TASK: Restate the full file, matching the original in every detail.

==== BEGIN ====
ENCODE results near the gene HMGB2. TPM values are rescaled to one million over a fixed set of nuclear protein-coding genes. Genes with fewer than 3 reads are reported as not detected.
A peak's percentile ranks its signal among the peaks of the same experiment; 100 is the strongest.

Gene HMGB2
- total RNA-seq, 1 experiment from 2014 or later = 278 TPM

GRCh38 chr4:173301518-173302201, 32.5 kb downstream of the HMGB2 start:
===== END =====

ENCODE results near the gene HMGB2. TPM values are rescaled to one million over a fixed set of nuclear protein-coding genes. Genes with fewer than 3 reads are reported as not detected.
A peak's percentile ranks its signal among the peaks of the same experiment; 100 is the strongest.

Gene HMGB2
- total RNA-seq, 1 experiment from 2014 or later = 278 TPM

GRCh38 chr4:173301518-173302201, 32.5 kb downstream of the HMGB2 start: